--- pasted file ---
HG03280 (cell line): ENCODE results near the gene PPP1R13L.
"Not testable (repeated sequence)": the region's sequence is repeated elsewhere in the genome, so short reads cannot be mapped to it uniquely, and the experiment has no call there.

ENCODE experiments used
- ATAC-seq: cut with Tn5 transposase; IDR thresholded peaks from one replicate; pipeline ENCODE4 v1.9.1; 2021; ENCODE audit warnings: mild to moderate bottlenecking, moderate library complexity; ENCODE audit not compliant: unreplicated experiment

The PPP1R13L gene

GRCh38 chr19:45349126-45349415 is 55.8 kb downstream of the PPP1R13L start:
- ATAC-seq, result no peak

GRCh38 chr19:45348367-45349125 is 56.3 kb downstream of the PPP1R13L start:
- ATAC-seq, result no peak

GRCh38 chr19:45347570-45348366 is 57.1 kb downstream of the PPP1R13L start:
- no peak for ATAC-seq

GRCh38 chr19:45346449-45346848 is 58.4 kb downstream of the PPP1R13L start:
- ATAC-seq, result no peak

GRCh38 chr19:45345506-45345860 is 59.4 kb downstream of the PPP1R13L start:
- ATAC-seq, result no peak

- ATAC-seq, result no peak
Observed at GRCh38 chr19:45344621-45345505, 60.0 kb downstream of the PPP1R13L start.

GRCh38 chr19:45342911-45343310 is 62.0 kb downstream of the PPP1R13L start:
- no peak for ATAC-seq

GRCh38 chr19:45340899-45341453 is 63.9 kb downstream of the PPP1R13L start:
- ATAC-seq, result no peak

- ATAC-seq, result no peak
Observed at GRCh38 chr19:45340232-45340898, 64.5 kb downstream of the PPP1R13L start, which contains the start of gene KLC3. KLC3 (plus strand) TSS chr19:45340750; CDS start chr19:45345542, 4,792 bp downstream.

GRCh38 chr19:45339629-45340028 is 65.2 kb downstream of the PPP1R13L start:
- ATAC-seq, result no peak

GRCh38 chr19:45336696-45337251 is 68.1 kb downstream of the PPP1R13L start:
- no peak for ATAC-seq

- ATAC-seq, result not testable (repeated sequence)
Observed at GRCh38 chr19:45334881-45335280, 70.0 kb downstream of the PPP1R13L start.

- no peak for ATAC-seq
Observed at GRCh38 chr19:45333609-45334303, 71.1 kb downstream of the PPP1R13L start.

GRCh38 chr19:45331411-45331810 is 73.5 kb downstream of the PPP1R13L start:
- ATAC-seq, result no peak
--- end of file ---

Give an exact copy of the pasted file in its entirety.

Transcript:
HG03280 (cell line): ENCODE results near the gene PPP1R13L.
"Not testable (repeated sequence)": the region's sequence is repeated elsewhere in the genome, so short reads cannot be mapped to it uniquely, and the experiment has no call there.

ENCODE experiments used
- ATAC-seq: cut with Tn5 transposase; IDR thresholded peaks from one replicate; pipeline ENCODE4 v1.9.1; 2021; ENCODE audit warnings: mild to moderate bottlenecking, moderate library complexity; ENCODE audit not compliant: unreplicated experiment

The PPP1R13L gene

GRCh38 chr19:45349126-45349415 is 55.8 kb downstream of the PPP1R13L start:
- ATAC-seq, result no peak

GRCh38 chr19:45348367-45349125 is 56.3 kb downstream of the PPP1R13L start:
- ATAC-seq, result no peak

GRCh38 chr19:45347570-45348366 is 57.1 kb downstream of the PPP1R13L start:
- no peak for ATAC-seq

GRCh38 chr19:45346449-45346848 is 58.4 kb downstream of the PPP1R13L start:
- ATAC-seq, result no peak

GRCh38 chr19:45345506-45345860 is 59.4 kb downstream of the PPP1R13L start:
- ATAC-seq, result no peak

- ATAC-seq, result no peak
Observed at GRCh38 chr19:45344621-45345505, 60.0 kb downstream of the PPP1R13L start.

GRCh38 chr19:45342911-45343310 is 62.0 kb downstream of the PPP1R13L start:
- no peak for ATAC-seq

GRCh38 chr19:45340899-45341453 is 63.9 kb downstream of the PPP1R13L start:
- ATAC-seq, result no peak

- ATAC-seq, result no peak
Observed at GRCh38 chr19:45340232-45340898, 64.5 kb downstream of the PPP1R13L start, which contains the start of gene KLC3. KLC3 (plus strand) TSS chr19:45340750; CDS start chr19:45345542, 4,792 bp downstream.

GRCh38 chr19:45339629-45340028 is 65.2 kb downstream of the PPP1R13L start:
- ATAC-seq, result no peak

GRCh38 chr19:45336696-45337251 is 68.1 kb downstream of the PPP1R13L start:
- no peak for ATAC-seq

- ATAC-seq, result not testable (repeated sequence)
Observed at GRCh38 chr19:45334881-45335280, 70.0 kb downstream of the PPP1R13L start.

- no peak for ATAC-seq
Observed at GRCh38 chr19:45333609-45334303, 71.1 kb downstream of the PPP1R13L start.

GRCh38 chr19:45331411-45331810 is 73.5 kb downstream of the PPP1R13L start:
- ATAC-seq, result no peak